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Br J Gen Pract. Dec 2003; 53(497): 917–922.
PMCID: PMC1314743

Diagnosis of somatisation: effect of an educational intervention in a cluster randomised controlled trial.

Abstract

BACKGROUND: Somatisation is highly prevalent in primary care (present in 25% of visiting patients) but often goes unrecognised. Non-recognition may lead to ineffective treatment, risk of iatrogenic harm, and excessive use of healthcare services. AIM: To examine the effect of training on diagnosis of somatisation in routine clinical practice by general practitioners (GPs). DESIGN OF STUDY: Cluster randomised controlled trial, with practices as the randomisation unit. SETTING: Twenty-seven general practices (with a total of 43 GPs) in Vejle County, Denmark. METHOD: Intervention consisted of a multifaceted training programme (the TERM [The Extended Reattribution and Management] model). Patients were enrolled consecutively over a period of 13 working days. Psychiatric morbidity was assessed by means of a screening questionnaire. GPs categorised their diagnoses in another questionnaire. The primary outcome was GP diagnosis of somatisation and agreement with the screening questionnaire. RESULTS: GPs diagnosed somatisation less frequently than had previously been observed, but there was substantial variation between GPs. The difference between groups in the number of diagnoses of somatisation failed to reach the 5% significance (P = 0.094). However, the rate of diagnoses of medically unexplained physical symptoms was twice as high in the intervention group as in the control group (7.7% and 3.9%, respectively, P = 0.007). Examination of the agreement between GPs' diagnoses and the screening questionnaire revealed no significant difference between groups. CONCLUSION: Brief training increased GPs' awareness of medically unexplained physical symptoms. Diagnostic accuracy according to a screening questionnaire remained unaffected but was difficult to evaluate, as there is no agreement on a gold standard for somatisation in general practice.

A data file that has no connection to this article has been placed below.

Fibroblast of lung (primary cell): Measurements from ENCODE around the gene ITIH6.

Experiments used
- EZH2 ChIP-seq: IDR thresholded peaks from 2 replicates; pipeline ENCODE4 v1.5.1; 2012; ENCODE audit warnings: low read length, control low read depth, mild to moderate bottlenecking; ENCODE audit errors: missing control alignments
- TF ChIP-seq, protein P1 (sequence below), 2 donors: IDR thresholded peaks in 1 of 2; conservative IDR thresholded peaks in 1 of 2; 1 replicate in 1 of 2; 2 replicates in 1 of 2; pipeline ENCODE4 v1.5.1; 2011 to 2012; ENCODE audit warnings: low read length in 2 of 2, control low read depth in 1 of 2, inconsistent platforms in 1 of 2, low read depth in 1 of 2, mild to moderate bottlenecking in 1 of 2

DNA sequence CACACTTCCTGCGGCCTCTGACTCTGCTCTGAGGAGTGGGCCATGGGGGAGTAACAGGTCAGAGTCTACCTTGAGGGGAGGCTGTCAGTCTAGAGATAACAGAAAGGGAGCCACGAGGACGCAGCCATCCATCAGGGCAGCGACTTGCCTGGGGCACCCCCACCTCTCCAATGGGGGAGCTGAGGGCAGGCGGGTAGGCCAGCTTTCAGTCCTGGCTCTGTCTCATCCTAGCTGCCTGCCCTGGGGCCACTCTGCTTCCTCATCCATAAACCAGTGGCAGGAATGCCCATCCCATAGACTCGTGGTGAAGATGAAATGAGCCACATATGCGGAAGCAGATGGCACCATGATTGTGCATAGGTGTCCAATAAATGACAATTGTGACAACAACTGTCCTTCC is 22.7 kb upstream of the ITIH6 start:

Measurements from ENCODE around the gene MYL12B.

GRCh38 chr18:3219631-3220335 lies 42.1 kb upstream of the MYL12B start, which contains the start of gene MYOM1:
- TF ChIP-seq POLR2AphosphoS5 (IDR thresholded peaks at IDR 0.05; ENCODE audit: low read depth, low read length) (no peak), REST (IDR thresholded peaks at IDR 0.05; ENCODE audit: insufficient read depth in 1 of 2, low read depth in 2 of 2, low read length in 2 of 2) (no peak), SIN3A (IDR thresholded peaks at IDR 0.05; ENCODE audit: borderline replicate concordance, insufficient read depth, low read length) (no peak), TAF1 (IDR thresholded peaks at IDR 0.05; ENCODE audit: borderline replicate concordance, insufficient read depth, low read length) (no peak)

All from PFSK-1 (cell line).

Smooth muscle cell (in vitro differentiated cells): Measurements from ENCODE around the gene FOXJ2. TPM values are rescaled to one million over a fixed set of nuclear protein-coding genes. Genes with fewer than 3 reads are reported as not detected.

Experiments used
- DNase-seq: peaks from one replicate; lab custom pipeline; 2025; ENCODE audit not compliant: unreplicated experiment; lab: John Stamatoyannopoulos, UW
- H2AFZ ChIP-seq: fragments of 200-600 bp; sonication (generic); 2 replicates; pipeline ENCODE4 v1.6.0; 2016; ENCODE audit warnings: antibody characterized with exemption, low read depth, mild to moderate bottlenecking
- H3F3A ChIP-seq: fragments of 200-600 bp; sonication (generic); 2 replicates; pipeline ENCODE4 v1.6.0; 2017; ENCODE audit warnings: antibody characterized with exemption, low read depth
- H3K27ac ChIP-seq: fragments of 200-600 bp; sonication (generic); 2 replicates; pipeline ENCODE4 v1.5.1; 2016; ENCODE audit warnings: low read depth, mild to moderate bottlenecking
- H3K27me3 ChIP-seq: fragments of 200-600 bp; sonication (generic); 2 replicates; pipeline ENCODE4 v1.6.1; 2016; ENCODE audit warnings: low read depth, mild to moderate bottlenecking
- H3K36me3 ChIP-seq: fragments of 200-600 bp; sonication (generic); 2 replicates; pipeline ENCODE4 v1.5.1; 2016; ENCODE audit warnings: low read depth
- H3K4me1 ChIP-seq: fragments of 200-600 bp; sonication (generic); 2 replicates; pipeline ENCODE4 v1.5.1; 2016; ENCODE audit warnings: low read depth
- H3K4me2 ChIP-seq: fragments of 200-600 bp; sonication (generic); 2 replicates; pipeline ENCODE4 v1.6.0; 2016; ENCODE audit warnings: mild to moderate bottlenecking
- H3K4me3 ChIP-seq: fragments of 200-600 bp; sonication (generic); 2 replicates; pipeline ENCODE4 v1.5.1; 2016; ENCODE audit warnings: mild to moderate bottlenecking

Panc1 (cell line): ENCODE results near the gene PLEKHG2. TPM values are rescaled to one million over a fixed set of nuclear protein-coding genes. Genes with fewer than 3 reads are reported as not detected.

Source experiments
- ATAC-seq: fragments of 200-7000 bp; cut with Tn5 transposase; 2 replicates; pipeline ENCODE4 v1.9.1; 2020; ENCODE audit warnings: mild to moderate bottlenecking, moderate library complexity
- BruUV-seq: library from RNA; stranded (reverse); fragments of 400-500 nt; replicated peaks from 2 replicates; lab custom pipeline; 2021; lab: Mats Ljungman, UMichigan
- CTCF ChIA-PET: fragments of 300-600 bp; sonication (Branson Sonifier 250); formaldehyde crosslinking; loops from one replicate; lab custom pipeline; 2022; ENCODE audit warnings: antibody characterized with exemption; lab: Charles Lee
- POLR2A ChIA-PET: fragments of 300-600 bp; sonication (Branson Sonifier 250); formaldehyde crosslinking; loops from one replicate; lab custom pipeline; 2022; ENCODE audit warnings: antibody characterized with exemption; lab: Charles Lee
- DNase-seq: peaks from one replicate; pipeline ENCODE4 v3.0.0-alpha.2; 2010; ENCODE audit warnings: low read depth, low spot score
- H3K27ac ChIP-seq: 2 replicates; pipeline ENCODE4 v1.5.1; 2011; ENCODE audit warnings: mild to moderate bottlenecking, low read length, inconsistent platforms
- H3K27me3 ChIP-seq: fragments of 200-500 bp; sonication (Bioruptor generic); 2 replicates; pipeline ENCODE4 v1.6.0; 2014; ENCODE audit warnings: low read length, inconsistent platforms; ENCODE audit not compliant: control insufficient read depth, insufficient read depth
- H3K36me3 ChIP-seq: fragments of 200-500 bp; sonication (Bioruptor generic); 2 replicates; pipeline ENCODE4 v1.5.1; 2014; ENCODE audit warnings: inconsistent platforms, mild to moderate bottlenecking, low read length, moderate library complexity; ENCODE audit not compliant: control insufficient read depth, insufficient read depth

Full Text

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Supplementary Material

Supplementary table 1. General practitioners' classification of the main problem presented by the patient in the consultation. The ratio of patients with a diagnosis of somatisation is presented for each GP:
Supplementary figure 1. General practitioners' classification of the main problem presented by the patient in the consultation as 'somatisation' compared with results from a patient screening questionnaire for somatisation:

Selected References

These references are in PubMed. This may not be the complete list of references from this article.
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